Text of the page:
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A confronting graph has laid bare what 24 days of record global temperatures looks like as July is on track to be the hottest month in recorded history.

It comes as United Nations chief Antonio Guterres made the alarming statement: “The era of global warming has ended; the era of global boiling has arrived.”

Professor Eliot Jacobson, a retired mathematician in the US with a passion for climate science, posted the graph on Twitter, writing: “We humans have some amazing talents, not least of which is our ability to cause global suffering.”

It has been viewed almost 100,000 times.

The graph struck a chord with many people concerned about the planet’s future and world leaders’ collective action on climate change.

“Food security should be an urgent policy question, not Barbie, Hunter Biden, or Mitch McConnell’s frozen moment,” one person wrote, referring to big entertainment and political stories in the US this week.

“Human or geothermal or climate change or weather or whatever you want to call it. You gotta pay attention to this,” another warned.

“We’re literally killing the future of our children and grandchildren,” added a third.

“@AlboMP [Anthony Albanese] … might want to rethink your climate change policies,” a concerned Australian added.

2023 has already seen the hottest June on record.

Climate Council research director Dr Simon Bradshaw told news.com.au the extreme fires and heatwaves in the northern hemisphere showed that Australia “absolutely” needed to prepare for what could be a difficult few months here.

“Especially as we head into an El Nino period,” he added, referring to the climate driver that often brings hotter and drier conditions.

Dr Bradshaw said “we are living in an age of consequences” and here in Australia we were “vulnerable to these escalating impacts”.

While what we are seeing in the northern hemisphere is “certainly alarming”, Dr Bradshaw said it was vital we don’t lose hope.

“We need to use this as a reason to do everything possible to drive down emissions, move quickly beyond fossil fuels and limit future harms to protect communities in Australia and worldwide,” he said.

He also urged people to remember there were real human stories of suffering, including lives and homes lost, behind these “confronting” numbers.

‘Global boiling’

Searing heat intensified by global warming has affected tens of millions of people in parts of Europe, Asia and North America this month, combining with fierce wildfires that have scorched across Canada and parts of southern Europe.

“Climate change is here. It is terrifying. And it is just the beginning,” said UN chief Guterres, urging immediate and bold action to cut planet-heating emissions.

“The era of global warming has ended; the era of global boiling has arrived.”

With the first three weeks of July already registering global average temperatures above any comparative period, the World Meteorological Organisation (WMO) and Europe’s Copernicus Climate Change Service (C3S) said it is “extremely likely” that July 2023 will be the hottest month on records going back to the 1940s.

Carlo Buontempo, Director of C3S, said the temperatures in the period had been “remarkable”, with an anomaly so large that scientists are confident the record has been shattered even before the month ends.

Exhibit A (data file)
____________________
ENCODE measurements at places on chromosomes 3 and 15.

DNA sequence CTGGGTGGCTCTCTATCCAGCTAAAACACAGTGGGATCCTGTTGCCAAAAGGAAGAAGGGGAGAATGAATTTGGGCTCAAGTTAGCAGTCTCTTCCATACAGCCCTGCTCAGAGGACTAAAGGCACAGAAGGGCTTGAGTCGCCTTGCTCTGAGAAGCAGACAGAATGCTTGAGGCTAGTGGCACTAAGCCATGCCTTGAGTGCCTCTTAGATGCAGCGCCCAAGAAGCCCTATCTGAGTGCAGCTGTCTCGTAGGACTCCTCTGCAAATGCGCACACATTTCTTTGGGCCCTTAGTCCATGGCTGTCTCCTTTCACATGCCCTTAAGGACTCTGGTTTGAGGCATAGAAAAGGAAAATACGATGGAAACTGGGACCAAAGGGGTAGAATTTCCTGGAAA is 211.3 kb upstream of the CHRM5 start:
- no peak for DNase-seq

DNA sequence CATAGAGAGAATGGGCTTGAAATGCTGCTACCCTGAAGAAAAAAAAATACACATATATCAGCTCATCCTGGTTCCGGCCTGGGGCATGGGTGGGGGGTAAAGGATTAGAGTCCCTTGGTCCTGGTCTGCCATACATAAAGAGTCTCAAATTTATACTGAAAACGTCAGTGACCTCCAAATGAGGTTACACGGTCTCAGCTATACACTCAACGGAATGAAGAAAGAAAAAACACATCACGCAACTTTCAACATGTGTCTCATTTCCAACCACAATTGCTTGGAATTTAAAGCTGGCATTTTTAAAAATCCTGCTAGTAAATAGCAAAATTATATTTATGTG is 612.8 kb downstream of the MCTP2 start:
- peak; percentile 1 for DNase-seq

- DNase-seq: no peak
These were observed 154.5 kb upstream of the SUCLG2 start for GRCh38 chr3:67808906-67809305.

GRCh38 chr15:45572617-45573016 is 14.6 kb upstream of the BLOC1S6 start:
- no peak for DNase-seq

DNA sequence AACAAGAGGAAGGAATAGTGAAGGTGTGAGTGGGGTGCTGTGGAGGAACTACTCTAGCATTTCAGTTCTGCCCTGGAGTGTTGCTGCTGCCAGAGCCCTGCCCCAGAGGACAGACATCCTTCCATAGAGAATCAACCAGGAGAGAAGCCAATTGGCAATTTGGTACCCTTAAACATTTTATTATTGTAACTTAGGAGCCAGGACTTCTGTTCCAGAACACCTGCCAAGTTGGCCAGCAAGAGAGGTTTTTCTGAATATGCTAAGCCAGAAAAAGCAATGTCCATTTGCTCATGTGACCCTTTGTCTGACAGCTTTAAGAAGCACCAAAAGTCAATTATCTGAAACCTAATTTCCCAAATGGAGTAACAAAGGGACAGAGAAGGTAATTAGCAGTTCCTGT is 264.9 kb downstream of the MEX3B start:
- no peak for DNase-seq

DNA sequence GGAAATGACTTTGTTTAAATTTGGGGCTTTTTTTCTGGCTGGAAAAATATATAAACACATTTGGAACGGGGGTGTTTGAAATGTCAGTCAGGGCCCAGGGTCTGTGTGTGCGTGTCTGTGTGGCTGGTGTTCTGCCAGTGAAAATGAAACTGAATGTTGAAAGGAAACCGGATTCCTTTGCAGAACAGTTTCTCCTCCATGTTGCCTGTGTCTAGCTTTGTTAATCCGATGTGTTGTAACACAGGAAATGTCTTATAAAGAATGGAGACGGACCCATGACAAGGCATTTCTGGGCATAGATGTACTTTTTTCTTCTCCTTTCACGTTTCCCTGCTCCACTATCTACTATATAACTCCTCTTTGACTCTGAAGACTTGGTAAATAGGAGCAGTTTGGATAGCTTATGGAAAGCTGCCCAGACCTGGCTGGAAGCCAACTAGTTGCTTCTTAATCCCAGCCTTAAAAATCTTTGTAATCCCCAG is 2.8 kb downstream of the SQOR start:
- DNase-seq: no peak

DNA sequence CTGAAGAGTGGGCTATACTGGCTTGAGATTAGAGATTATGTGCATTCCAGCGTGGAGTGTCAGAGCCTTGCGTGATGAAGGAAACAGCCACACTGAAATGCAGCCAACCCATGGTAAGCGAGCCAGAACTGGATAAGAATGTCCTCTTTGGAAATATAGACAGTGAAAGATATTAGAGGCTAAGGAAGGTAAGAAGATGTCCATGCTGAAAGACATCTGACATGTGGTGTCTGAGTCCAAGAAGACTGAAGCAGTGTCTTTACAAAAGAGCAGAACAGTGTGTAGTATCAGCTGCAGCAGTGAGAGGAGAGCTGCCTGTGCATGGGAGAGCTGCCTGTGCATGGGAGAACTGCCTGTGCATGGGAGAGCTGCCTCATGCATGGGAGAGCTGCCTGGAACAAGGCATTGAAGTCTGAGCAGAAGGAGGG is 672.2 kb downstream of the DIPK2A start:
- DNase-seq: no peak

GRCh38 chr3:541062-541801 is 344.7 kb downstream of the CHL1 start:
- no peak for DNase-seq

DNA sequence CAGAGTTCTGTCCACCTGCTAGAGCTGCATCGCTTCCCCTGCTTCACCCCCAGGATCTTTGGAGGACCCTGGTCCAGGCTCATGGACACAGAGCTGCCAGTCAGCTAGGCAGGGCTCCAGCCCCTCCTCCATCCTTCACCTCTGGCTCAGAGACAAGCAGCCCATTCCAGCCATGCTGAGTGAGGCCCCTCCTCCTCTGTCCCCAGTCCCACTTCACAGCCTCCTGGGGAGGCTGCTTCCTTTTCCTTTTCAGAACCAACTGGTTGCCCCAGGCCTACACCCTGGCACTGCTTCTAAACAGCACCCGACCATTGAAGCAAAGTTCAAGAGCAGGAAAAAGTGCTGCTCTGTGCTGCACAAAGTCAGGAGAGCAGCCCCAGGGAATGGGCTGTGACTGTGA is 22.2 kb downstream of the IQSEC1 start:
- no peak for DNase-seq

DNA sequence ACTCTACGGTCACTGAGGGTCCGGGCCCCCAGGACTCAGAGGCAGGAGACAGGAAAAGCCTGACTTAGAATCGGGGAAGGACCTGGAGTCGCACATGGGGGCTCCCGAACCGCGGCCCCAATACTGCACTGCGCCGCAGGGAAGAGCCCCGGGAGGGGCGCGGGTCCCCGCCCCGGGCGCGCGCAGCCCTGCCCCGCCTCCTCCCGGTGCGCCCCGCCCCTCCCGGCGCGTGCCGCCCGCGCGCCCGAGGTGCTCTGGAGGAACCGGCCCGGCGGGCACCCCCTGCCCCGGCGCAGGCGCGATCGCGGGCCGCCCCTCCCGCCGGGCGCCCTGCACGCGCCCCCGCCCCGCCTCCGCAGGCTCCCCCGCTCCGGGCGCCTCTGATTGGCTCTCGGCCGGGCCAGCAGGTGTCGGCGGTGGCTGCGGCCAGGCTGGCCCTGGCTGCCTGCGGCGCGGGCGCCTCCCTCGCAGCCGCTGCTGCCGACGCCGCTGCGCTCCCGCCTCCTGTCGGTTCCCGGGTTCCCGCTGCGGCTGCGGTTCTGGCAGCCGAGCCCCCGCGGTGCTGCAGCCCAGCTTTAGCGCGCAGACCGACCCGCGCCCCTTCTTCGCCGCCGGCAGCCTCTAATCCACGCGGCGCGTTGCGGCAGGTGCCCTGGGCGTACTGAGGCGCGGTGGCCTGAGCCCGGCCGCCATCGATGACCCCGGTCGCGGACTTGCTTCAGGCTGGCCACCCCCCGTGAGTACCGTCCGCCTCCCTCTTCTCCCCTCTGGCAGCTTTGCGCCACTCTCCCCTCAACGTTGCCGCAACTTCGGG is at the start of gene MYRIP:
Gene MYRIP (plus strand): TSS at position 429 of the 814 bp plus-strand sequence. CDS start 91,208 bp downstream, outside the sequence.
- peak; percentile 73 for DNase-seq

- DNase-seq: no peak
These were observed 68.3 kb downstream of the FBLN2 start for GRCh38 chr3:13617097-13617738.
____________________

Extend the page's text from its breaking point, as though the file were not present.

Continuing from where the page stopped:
Beyond these official records, he said proxy data for the climate going back further – like tree rings or ice cores – suggests the temperatures seen in the period could be “unprecedented in our history in the last few thousand years”.

Possibly even longer “on the order of 100,000 years” he said.

About 1.2 degrees Celsius of global warming since the late 1800s, driven by the burning of fossil fuels, has made heatwaves hotter, longer and more frequent, as well as intensifying other weather extremes like storms and floods.

Hot water

Copernicus and WMO said global average sea surface temperatures, which have been well above those previously registered for the time of year since May, have contributed to the exceptionally warm July.

Buontempo said “a significant swathe” of the central Mediterranean is now close to or above all previous records.

Meanwhile, bathtub-like temperatures in the shallow waters off south Florida – topping 37.8C for several hours on Monday – potentially set a new world record and threatened coral reefs.

The WMO has said the eight years to 2022 were the warmest on record, despite the cooling effects of the La Nina weather pattern. That has now given way to the warming El Nino, although this is not expected to strengthen until later in the year.

The UN organisation predicts it is more likely than not that global temperatures will temporarily rise 1.5C above the pre-industrial benchmark for at least one of the next five years.

They stress, however, that this would not mark a permanent breach of the 1.5C limit set out in the Paris Agreement, which refers to long-term warming.

Scientists say the world will need to adapt to the heat and other impacts already caused by emissions – and that carbon pollution must be slashed dramatically this decade to avoid worse in the future.

“The extreme weather which has affected many millions of people in July is unfortunately the harsh reality of climate change and a foretaste of the future,” said World Meteorological Organisation’s Secretary-General Petteri Taalas.

“The need to reduce greenhouse gas emissions is more urgent than ever before. Climate action is not a luxury but a must.”

This week scientists from the World Weather Attribution group found that the heatwaves in parts of Europe and North America would have been almost impossible without climate change.

– with AFP

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